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7

I'm not a practitioner of ninjutsu, but my experience in martial arts tells me that what you're seeing is actually normal. Here are a few reasons why I believe this: The video you link was meant to teach/showcase a technique, not show off the ninja's skill. The important part was the cartwheel, and the sword was only there to show you what the cartwheel ...


4

You've answered your own question. It's etiquette. Right-hand means you don't expect to use your sword. Left-hand means you're ready for action. The Samurai had loads of rules and etiquette to abide by. This code of conduct is called Bushido (the way of the warrior). It's a lot like the Western concept of Chivalry. In modern terms, it would be like carrying ...


3

Ninjas were useful because they could do things that violated Bushido. However, they did have their own moral code. In the translation of the Bansenshukai (one of the manuals used by ninjas), there is entire portion devoted to "Correct Mind". The Bansenshukai is translated by Antony Cummins and expresses that ninjas should be able to stray from a righteous ...


3

Henka means "variation" or "change". In other words, a different way of doing something. It doesn't refer specifically to the kihon happo ("basics" / "essentials") of Bujinkan Budo Taijutsu, although you are expected to learn many different henka for each technique. That's part of the training. The theory goes like this: When a technique is first shown, it ...


3

It's similar to the concept of shaking hands with your right hand. The majority of people are right handed, so when shaking hands you present this hand and clasp to show you do not have weapons. With a sword, a right-handed person draws faster for combat with the sword on the left side of the body. All of this assumes people are right handed. If someone is ...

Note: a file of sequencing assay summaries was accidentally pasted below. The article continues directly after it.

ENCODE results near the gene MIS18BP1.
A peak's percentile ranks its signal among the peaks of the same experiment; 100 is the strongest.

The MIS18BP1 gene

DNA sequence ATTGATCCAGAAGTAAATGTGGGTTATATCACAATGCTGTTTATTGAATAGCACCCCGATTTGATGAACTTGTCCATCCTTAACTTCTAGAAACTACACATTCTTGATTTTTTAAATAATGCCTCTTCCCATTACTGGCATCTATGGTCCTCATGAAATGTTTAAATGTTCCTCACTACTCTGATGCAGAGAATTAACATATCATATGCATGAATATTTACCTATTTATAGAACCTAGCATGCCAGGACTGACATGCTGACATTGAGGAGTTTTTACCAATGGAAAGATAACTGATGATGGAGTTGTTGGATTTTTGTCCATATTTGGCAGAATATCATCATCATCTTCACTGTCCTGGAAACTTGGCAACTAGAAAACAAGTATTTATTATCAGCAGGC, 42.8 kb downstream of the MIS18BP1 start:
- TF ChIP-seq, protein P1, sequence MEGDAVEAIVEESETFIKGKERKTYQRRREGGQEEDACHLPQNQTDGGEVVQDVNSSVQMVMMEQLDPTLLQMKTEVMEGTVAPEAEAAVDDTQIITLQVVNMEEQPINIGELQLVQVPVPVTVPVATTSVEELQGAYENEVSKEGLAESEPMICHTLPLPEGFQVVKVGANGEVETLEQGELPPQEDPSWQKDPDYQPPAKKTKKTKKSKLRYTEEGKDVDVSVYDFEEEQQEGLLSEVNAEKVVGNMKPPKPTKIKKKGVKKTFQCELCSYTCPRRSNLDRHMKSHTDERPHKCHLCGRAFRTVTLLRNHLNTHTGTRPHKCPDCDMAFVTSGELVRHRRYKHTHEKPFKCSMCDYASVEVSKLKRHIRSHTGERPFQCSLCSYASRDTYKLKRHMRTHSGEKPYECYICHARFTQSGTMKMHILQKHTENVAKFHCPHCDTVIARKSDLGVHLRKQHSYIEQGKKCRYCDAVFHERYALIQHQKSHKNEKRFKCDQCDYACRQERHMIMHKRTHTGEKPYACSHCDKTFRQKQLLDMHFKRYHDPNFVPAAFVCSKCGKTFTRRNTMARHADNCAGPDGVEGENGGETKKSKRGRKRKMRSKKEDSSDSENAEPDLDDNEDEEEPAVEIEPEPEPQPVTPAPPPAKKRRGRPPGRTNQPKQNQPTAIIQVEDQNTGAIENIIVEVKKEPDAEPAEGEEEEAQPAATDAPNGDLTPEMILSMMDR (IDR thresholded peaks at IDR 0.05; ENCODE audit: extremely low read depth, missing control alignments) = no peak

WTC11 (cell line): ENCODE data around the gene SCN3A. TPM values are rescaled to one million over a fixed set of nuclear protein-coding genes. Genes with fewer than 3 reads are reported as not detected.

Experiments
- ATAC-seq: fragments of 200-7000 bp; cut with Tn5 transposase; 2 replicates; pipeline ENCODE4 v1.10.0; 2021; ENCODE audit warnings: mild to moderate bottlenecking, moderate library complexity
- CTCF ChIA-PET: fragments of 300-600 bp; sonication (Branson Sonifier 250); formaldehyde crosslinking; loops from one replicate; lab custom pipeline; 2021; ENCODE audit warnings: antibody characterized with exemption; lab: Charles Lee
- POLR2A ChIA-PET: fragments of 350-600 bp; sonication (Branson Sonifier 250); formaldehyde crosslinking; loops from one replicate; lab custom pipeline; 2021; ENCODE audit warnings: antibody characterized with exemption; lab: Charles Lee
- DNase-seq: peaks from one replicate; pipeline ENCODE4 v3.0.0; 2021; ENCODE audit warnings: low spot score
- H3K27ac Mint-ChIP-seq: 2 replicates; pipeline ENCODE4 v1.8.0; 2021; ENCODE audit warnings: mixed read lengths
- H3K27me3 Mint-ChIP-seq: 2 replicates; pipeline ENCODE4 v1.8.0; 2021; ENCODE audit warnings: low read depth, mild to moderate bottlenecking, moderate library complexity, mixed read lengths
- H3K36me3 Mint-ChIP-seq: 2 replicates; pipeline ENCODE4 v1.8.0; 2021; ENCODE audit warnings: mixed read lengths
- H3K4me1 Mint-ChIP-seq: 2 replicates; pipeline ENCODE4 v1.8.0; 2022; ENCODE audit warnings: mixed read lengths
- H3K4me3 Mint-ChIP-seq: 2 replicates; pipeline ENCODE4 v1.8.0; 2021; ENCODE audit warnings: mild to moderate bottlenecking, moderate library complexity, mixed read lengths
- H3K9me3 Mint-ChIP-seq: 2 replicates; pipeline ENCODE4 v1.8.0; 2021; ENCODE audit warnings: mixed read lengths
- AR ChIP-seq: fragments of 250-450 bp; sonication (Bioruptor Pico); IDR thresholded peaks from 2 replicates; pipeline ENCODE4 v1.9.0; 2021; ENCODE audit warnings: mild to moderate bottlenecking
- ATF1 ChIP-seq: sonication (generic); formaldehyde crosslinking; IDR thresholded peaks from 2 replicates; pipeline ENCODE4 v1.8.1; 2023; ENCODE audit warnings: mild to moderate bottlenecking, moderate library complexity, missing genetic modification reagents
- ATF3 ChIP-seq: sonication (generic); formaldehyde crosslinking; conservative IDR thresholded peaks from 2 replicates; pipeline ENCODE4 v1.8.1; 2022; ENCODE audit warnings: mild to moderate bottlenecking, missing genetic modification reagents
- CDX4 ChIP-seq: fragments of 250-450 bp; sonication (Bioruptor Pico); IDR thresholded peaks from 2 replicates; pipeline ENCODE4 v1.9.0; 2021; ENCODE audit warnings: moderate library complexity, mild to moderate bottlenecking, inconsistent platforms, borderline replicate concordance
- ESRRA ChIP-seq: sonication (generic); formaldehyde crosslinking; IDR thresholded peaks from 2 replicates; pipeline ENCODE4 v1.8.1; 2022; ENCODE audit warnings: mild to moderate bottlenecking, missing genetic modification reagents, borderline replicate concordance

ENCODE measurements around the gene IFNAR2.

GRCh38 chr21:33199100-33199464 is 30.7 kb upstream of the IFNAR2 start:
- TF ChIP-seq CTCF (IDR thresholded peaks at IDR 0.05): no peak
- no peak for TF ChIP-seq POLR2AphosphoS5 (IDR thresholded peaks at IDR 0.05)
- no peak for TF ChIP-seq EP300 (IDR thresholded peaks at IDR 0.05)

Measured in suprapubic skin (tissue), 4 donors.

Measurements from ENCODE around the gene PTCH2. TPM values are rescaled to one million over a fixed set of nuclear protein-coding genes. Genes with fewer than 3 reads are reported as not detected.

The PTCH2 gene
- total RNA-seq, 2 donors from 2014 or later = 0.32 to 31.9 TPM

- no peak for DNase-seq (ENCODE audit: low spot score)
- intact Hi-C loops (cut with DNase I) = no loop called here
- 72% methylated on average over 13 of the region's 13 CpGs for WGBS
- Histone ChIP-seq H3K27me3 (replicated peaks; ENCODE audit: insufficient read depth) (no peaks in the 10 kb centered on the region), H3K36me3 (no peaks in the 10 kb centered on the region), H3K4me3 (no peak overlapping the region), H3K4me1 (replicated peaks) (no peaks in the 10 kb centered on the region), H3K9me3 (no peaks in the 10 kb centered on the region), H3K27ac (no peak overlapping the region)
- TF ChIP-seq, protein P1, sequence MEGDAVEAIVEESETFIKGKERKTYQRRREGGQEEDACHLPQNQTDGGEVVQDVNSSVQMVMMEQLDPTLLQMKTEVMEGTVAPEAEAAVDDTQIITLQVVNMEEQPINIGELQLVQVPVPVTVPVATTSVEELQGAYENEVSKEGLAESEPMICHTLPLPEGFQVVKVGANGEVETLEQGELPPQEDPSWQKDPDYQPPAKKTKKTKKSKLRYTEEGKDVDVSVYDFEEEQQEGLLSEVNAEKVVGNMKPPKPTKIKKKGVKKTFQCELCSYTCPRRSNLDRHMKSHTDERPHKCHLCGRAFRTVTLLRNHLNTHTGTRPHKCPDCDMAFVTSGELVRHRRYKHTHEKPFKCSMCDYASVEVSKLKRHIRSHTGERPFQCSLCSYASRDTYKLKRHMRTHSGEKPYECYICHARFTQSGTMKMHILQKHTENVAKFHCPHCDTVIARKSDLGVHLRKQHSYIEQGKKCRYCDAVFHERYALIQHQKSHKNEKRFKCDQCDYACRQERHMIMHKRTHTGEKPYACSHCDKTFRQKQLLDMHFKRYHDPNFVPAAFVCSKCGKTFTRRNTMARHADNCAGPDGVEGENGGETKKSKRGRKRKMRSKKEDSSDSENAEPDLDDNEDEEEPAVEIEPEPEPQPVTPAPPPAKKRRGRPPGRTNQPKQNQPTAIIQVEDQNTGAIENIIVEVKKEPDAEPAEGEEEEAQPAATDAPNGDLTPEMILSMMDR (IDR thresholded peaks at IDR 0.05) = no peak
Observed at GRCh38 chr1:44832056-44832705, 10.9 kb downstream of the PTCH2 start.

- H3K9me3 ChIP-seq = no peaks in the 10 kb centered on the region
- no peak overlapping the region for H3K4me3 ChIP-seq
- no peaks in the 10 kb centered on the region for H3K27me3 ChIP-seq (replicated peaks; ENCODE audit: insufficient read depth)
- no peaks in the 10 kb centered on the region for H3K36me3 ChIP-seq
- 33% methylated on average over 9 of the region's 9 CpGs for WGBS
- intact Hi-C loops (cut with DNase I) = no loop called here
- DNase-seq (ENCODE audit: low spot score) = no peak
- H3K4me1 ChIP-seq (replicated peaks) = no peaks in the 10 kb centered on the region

2

Based upon my experience with the Bujinkan system, I think it's got more to do with this being an instructional video. By stopping the blow where he does, he gives a better idea of what arc the sword took. When we did do weapons training, we followed through on all of our strikes.


2

I've done penjak silat for several years - the thing that interested me in Systema was a lot of similarity in movement around both blades and ground mobility. You may find some schools that will give you some similar movements from the various styles of silat, but penjak silat is also sometimes hard to find depending on where you are. I do know if you ...


1

It probably depends on which aspects you're looking for. The focus on practical fighting methods might suggest looking at something like Krav Maga. If you're focused more on the "inner peace and calm" aspect, you might look into one of the more combative forms of Tai Chi, or to Aikido. Bankuei's suggestion above of Silat might also work, as it's got a bit of ...


1

Since you are interested in ninjutsu, you can learn techniques from Bujinkan which culminates 9 schools of martial arts (including 3 schools that teach ninjustsu). While it is important to guide your training through classes, the grand master and other practitioners have released many instructional videos for purchase and many free online videos. Along ...


1

Knockouts happen because of concussions, not how hard the foot, shin or hand striking the head is. Shin guards will hurt less, but will be just as effective at delivering a knockout. Use this info as you wish. This doesn't really answer your question, but it's useful information.


1

Yes, because it meets the definition of martial arts — a system of techniques and ideas utilized for combat and self defense. However, some people ask if ninjutsu still exists. The schools Tomagakure Ryu, Kumogakure Ryu and Gyokushin Ryu teach Ninpo (Ninjutsu). The many practical techniques used by these schools are now taught in Bujinkan. However, to keep ...



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